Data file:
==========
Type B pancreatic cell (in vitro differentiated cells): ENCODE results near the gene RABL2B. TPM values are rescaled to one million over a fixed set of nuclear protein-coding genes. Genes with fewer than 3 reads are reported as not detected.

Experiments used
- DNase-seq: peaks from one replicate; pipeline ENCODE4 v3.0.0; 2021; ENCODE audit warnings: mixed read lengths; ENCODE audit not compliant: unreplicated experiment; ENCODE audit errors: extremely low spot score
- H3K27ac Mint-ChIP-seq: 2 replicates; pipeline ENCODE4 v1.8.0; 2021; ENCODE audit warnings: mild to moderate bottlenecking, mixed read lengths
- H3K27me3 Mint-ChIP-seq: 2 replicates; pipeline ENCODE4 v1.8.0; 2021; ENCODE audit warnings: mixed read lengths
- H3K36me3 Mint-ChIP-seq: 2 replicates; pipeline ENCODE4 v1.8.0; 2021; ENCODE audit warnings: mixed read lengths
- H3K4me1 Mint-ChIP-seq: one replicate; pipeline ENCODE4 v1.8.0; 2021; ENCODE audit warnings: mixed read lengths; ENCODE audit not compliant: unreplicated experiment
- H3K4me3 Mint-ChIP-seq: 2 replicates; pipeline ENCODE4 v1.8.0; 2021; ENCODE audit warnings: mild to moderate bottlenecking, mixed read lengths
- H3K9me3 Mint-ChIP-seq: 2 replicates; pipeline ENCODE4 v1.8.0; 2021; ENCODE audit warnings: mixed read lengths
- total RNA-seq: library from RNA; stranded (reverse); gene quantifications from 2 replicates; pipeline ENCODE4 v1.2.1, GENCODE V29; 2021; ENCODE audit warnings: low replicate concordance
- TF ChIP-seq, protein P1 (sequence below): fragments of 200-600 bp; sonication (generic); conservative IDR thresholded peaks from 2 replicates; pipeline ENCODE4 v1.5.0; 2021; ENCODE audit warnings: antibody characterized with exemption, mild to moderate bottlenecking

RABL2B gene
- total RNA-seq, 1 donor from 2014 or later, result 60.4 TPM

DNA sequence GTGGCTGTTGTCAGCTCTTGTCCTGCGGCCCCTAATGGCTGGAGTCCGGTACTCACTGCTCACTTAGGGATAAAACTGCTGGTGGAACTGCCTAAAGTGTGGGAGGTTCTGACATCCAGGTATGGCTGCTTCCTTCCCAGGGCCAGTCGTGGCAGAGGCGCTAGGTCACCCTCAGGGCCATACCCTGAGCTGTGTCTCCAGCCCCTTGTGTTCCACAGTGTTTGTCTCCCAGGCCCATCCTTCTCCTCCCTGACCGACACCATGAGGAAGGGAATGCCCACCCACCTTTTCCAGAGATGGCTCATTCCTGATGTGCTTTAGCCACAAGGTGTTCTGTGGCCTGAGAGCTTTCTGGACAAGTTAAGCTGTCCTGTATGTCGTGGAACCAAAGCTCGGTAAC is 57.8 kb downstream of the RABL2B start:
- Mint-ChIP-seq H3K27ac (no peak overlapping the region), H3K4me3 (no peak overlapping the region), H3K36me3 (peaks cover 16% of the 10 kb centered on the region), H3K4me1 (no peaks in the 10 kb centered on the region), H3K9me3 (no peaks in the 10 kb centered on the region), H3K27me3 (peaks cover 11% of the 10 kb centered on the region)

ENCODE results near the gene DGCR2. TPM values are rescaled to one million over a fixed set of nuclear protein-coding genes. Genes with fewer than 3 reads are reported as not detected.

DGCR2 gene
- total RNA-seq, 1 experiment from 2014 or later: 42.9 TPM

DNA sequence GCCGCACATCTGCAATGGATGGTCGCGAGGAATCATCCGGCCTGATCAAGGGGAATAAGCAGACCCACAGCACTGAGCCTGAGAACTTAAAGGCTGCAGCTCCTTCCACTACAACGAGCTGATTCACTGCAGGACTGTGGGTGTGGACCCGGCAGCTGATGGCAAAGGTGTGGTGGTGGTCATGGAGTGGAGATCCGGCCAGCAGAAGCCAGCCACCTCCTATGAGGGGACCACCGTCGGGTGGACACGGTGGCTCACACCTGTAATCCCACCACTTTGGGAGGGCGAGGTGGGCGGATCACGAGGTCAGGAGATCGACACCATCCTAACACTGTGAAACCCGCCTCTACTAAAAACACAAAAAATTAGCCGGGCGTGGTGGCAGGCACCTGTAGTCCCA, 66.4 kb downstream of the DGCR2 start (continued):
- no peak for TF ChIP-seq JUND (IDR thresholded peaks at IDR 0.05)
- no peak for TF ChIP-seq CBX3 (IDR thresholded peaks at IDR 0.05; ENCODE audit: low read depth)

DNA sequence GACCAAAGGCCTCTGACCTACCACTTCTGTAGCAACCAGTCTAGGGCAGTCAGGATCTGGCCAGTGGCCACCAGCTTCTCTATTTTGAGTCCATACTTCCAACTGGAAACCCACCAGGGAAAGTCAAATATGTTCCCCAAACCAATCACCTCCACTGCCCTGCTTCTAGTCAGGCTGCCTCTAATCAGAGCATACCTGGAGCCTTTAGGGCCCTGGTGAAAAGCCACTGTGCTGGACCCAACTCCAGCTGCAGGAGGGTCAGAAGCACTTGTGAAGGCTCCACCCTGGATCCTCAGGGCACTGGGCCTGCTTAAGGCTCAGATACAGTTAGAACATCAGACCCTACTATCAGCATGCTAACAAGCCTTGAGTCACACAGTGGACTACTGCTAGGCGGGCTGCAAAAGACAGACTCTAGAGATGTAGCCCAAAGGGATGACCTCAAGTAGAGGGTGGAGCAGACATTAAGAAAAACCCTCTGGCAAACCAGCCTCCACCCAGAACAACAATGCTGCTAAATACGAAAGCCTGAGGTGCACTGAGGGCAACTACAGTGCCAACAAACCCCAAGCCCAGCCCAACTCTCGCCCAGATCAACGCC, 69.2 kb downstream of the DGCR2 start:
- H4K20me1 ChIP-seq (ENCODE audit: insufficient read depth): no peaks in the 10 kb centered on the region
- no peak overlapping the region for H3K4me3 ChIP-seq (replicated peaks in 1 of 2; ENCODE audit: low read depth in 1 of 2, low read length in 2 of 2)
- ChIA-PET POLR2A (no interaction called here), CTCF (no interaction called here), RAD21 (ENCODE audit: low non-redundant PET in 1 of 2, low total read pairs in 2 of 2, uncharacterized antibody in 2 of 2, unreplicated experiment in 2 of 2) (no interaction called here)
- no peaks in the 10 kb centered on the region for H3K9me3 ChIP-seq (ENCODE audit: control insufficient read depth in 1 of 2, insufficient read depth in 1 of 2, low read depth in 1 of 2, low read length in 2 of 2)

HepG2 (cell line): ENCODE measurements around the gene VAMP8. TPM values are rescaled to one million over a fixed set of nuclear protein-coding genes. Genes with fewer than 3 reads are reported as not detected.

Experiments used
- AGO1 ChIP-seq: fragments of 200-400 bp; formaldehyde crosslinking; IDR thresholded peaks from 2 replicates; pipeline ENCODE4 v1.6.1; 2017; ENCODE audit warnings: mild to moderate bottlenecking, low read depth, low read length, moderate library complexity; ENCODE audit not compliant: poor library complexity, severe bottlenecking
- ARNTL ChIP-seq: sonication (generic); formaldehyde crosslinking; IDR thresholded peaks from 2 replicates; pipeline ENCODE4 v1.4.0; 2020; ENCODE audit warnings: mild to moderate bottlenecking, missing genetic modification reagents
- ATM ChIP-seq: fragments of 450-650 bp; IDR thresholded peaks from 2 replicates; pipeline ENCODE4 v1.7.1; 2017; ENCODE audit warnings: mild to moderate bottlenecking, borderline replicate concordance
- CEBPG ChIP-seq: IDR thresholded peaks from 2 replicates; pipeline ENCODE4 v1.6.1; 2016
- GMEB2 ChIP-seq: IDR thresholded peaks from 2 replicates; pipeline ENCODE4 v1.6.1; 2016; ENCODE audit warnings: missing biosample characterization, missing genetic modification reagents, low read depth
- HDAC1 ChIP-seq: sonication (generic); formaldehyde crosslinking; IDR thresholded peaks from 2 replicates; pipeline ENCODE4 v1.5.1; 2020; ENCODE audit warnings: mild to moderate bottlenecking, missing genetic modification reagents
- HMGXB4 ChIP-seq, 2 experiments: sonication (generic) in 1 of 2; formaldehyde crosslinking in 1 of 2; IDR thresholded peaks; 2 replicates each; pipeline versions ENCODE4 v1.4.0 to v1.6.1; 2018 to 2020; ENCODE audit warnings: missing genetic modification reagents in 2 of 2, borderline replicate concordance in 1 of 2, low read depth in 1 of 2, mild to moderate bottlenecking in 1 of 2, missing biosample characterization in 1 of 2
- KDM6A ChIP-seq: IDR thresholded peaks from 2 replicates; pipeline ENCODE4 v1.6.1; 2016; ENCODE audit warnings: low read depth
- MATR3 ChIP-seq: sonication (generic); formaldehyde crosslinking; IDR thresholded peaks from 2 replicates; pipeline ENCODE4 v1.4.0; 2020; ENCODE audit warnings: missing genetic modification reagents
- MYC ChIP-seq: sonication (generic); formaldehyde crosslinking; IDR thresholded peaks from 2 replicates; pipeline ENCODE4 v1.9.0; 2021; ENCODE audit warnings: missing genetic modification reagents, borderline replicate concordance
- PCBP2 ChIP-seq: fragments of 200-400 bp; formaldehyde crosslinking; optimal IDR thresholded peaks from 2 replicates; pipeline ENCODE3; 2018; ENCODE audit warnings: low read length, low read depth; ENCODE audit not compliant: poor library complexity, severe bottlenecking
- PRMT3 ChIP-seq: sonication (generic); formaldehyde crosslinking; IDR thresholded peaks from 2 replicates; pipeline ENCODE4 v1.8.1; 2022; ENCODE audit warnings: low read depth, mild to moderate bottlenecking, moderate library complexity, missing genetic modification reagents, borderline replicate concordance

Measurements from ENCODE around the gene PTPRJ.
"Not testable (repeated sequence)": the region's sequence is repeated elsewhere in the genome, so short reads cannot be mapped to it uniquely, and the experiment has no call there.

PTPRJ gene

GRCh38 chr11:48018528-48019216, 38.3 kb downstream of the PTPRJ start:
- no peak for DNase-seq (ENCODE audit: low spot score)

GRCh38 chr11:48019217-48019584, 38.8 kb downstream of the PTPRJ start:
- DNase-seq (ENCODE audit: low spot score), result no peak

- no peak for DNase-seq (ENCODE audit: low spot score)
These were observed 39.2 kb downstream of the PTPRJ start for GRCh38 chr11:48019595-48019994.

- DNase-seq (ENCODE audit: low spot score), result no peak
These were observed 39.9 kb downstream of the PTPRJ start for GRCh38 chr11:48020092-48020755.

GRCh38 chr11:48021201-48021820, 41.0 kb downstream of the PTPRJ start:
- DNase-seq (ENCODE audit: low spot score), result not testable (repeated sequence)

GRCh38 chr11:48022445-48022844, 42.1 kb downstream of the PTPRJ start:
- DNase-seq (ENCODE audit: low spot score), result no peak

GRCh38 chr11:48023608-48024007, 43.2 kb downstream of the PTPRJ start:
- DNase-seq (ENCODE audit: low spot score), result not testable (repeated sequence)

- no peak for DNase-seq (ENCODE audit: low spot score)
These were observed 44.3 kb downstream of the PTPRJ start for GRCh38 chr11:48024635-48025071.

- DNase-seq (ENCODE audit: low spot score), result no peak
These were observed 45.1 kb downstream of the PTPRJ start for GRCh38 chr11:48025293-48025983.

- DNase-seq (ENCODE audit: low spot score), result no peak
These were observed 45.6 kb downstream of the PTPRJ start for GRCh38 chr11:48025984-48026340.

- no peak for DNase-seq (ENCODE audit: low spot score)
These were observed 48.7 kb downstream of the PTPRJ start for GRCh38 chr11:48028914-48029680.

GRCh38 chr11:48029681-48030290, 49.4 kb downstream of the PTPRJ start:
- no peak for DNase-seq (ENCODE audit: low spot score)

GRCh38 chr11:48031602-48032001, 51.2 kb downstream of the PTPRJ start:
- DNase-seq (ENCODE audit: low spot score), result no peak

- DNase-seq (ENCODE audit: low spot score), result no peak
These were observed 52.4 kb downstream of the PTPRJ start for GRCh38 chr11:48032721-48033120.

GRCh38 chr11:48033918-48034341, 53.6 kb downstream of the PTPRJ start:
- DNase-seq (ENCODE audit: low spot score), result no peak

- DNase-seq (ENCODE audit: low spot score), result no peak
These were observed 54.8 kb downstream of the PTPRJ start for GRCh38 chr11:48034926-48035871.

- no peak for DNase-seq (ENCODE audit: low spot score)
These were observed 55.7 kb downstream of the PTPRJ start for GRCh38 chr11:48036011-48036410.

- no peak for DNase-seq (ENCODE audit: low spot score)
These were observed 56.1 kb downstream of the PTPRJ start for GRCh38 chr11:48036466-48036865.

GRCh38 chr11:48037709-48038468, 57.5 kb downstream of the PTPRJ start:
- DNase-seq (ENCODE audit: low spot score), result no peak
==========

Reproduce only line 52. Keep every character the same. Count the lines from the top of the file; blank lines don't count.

GRCh38 chr11:48021201-48021820, 41.0 kb downstream of the PTPRJ start: